The next section of the book is “On Living: A Postscript,” and if you are indeed a King fan, you’ll notice that this book’s original pub date in 2000 immediately follows a certain 1999 event, when he was hit by a van while walking the back roads of Maine and nearly died. He relates this incident and his recovery in some detail here, and it makes a riveting story, of course, even though his reader knows the general outcome beforehand (the writer lives to write about it). The point here – though not belabored – is that living is an important part of writing. And, “Writing did not save my life–Dr. David Brown’s skill and my wife’s loving care did that–but it has continued to do what it always has done: it makes my life a brighter and more pleasant place.”

There are three “Furthermore” sections, to match the three forewords that started the book. These appendix-type bits are an example of a story before and after editing; a recommended reading list (totally unscientific, just what King has enjoyed reading), and a second reading list as addendum in this 2010 edition.

I haven’t even mentioned some of the writing advice I found most helpful here; for example, the concept of a piece of work as a found thing, a fossil, which then needs just excavation and polish, is especially applicable I think to nonfiction. (King admittedly concentrates on fiction – his genre – throughout, but that doesn’t mean there’s not plenty here for other writers.) And I loved his reverse of the gun rule:

There’s an old rule of theater that goes, “If there’s a gun on the mantel in Act I, it must go off in Act III.” The reverse is also true; if the main character’s lucky Hawaiian shirt plays a part at the end of a story, it must be introduced early. Otherwise it looks like a deus ex machina (which of course it is).

The best of Stephen King is here, and with some good writing advice to boot. Don’t miss this one.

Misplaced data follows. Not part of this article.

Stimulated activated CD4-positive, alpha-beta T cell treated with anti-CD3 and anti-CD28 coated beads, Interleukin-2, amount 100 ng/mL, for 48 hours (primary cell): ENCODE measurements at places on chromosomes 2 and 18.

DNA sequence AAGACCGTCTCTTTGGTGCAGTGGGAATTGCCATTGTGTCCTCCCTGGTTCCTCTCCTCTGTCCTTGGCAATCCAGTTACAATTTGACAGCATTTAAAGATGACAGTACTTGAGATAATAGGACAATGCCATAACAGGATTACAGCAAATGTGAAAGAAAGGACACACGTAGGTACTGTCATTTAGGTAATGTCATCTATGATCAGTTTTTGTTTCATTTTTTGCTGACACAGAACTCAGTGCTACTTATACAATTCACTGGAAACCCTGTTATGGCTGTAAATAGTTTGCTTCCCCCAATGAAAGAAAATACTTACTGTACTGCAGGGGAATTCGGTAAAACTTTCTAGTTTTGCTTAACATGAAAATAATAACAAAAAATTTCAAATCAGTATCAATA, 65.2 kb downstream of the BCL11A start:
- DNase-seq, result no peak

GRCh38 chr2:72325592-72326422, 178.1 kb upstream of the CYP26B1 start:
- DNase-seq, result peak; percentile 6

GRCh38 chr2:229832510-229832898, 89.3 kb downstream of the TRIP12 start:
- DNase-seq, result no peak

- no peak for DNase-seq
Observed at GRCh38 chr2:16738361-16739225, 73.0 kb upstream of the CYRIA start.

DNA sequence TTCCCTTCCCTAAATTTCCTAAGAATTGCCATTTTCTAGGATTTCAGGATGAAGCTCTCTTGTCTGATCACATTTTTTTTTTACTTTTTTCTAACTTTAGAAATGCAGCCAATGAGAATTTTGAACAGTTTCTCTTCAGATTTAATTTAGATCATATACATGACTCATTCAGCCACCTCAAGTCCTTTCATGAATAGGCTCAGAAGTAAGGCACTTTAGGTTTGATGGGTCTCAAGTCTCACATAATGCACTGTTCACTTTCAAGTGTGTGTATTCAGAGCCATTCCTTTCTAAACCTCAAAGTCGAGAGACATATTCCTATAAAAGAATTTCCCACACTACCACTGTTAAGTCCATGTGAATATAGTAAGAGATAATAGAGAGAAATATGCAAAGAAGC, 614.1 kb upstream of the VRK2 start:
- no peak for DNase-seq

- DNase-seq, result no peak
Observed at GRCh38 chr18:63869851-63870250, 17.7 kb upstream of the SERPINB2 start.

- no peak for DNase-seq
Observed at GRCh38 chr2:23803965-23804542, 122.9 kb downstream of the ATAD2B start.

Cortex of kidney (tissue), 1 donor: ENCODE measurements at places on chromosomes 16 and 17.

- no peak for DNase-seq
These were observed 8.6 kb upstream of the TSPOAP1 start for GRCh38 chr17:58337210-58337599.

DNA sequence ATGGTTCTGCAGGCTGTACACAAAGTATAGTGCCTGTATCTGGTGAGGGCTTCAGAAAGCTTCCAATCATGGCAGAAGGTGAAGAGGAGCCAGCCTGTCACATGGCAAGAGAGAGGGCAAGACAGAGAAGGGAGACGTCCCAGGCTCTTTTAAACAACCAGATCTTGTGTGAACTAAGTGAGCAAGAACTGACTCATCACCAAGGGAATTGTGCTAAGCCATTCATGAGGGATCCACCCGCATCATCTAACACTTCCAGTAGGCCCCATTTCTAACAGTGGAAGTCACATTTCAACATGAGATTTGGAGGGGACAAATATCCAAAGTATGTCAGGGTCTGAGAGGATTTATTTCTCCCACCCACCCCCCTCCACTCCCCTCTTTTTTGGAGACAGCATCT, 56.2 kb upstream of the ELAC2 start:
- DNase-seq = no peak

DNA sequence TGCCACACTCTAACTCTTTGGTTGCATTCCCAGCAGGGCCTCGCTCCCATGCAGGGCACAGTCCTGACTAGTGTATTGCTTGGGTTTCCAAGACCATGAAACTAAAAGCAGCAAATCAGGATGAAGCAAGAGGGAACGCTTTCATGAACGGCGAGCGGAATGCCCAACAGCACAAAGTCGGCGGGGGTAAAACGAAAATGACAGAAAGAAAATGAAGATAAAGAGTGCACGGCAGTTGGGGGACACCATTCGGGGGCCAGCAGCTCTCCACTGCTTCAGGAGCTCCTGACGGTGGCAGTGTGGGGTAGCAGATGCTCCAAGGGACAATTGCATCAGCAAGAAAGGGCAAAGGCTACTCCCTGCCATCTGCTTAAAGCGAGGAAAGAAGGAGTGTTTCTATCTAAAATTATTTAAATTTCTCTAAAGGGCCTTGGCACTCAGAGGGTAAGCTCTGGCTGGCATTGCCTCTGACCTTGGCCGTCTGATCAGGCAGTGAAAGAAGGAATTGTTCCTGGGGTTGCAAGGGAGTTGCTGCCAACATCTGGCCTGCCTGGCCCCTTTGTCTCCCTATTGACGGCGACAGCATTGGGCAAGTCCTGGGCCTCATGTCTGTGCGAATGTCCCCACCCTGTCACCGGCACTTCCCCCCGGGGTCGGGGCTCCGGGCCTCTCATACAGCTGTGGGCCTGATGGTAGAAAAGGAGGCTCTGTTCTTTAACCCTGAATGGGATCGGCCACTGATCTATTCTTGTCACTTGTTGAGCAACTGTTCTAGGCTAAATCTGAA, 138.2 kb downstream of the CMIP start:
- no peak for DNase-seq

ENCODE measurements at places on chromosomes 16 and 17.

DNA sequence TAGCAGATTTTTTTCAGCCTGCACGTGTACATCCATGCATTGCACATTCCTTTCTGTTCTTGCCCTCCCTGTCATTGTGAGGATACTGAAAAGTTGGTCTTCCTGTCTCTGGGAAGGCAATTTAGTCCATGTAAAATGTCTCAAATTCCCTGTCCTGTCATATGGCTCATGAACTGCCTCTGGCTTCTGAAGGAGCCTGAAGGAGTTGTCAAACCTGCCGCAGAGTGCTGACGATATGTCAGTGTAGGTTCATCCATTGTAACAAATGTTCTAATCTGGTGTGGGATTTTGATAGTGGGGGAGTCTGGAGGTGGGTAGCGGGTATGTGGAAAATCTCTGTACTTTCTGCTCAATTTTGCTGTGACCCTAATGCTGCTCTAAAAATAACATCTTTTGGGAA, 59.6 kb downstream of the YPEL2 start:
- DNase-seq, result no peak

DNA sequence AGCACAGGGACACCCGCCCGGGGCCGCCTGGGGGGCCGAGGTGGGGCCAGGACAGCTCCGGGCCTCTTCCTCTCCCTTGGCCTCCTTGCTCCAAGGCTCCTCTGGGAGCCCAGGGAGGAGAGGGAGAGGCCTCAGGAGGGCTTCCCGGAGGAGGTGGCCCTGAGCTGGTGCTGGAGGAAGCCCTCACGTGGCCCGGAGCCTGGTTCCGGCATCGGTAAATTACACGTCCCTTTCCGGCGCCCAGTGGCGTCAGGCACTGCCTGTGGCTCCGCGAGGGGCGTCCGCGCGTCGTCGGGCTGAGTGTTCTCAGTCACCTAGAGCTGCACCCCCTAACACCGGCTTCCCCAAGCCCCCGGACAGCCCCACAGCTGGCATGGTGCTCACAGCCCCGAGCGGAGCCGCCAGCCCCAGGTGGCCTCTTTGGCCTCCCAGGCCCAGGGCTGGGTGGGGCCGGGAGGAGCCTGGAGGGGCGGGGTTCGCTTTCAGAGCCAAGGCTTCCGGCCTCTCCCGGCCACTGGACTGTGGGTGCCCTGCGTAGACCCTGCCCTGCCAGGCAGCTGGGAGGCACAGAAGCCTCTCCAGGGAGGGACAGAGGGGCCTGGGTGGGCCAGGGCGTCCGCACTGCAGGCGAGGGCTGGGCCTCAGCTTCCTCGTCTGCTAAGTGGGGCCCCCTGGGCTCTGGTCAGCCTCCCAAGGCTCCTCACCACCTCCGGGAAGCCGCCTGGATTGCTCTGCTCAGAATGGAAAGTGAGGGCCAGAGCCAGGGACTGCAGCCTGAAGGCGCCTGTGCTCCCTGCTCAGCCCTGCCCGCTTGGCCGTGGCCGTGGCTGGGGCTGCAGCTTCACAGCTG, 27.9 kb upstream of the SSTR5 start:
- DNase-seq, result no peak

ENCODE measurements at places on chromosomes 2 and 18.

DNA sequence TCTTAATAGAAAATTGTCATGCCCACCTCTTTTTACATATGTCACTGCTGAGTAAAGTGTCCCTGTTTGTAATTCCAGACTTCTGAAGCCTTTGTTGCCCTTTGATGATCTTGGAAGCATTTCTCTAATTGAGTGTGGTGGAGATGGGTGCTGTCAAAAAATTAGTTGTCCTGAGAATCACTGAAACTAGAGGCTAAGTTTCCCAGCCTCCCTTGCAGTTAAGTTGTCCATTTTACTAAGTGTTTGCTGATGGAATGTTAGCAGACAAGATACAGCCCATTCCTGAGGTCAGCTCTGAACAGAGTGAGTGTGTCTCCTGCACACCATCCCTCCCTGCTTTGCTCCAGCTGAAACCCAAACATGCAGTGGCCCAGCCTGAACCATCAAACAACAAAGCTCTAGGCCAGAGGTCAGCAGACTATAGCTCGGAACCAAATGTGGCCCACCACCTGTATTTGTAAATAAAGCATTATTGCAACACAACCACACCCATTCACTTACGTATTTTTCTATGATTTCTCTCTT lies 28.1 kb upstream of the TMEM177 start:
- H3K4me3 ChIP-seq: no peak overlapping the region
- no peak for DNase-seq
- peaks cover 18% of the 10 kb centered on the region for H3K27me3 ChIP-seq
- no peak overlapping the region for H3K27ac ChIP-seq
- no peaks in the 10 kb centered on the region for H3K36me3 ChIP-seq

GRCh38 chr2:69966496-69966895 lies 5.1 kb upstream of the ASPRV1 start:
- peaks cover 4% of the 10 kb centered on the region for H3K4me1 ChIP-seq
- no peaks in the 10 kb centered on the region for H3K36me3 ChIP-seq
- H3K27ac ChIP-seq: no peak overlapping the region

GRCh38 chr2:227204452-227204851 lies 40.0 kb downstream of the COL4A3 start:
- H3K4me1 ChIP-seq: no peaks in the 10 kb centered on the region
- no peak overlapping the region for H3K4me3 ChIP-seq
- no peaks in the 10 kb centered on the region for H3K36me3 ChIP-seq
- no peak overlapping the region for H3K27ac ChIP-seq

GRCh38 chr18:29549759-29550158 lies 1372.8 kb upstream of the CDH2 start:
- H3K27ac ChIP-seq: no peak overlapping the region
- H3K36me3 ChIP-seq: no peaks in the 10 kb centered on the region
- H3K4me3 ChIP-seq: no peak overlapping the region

Rating: 9 Very Important Books.

reread: She Got Up Off the Couch by Havel Kimmel

You’ll recall that I really loved this book when I read it in 2013. (First review here.) I reread it recently as part of my first semester reading list (see new tag here, many entries to come!). Students’ reading lists are individual, created by the student and faculty advisor together, so Katie Fallon and I came up with my list as a team.

couchI loved this book again. Havel Kimmel’s mother is far from perfect; she struggles to hold herself together and care for her children and family in a way that her society deems correct; she appears ill-kempt. But in the course of this book, in Kimmel’s youth, she also learns how to drive a car (and buys herself one), enrolls in college and goes on to graduate school, gets a job as a teacher, and goes through a divorce. She struggles, but she keeps it together, accomplishes these large goals, and as this book’s existence shows, her youngest daughter loves her very much through it all. In other words, she’s our favorite kind of hero: challenged, imperfect, but eventually victorious against long odds.

So, a great story. But more than a great story, because Kimmel also presents it cleverly, with enormous humor (even when terrible things happen, like fifth-grade Kimmel’s double compound fracture with shattered bone extruding through the skin) and the kind of detail that makes the whole thing alive to her readers without ever feeling overloaded with descriptions. How does she do it? This is what I’m here to learn on this read. Because my stories are only as great as they are – I can’t control that part – but I can control how I tell them.

I’m still learning this kind of reading, how to read for the craft, to take it apart and see how it works. But here are some things I see:

  • Kimmel’s book is about her mother. The title and Preface make that clear. But many chapters hardly mention her, or don’t mention her at all. Much of Kimmel’s story characterizes mom Delonda without even touching on her. Who she married, what her children and family do when she’s not around, where she isn’t – all these things serve the development of Delonda, which I think is really cool.
  • Kimmel is hilarious. (Here, I don’t have much hope for myself; I’m afraid I’m missing that funny bone…) In the incident I mentioned above, the double compound fracture etc., she uses a totally hilarious doctor to add much of the humor in that scene. Was her doctor really that hilarious? I don’t know. Maybe she was gifted a comic doctor; or maybe she knew how to write his dialog to play that up.
  • Her POV rarely departs from that of the child she was in each scene. She stays in the past tense, but her conclusions, what she sees and what it means to her, stay in character. This often yields humor, because her audience knows more than her narrator does. It can yield poignancy in a way that is just honest without being precious. And it plays up the few moments when adult Kimmel comments on her past: these are rare enough that we pay extra attention.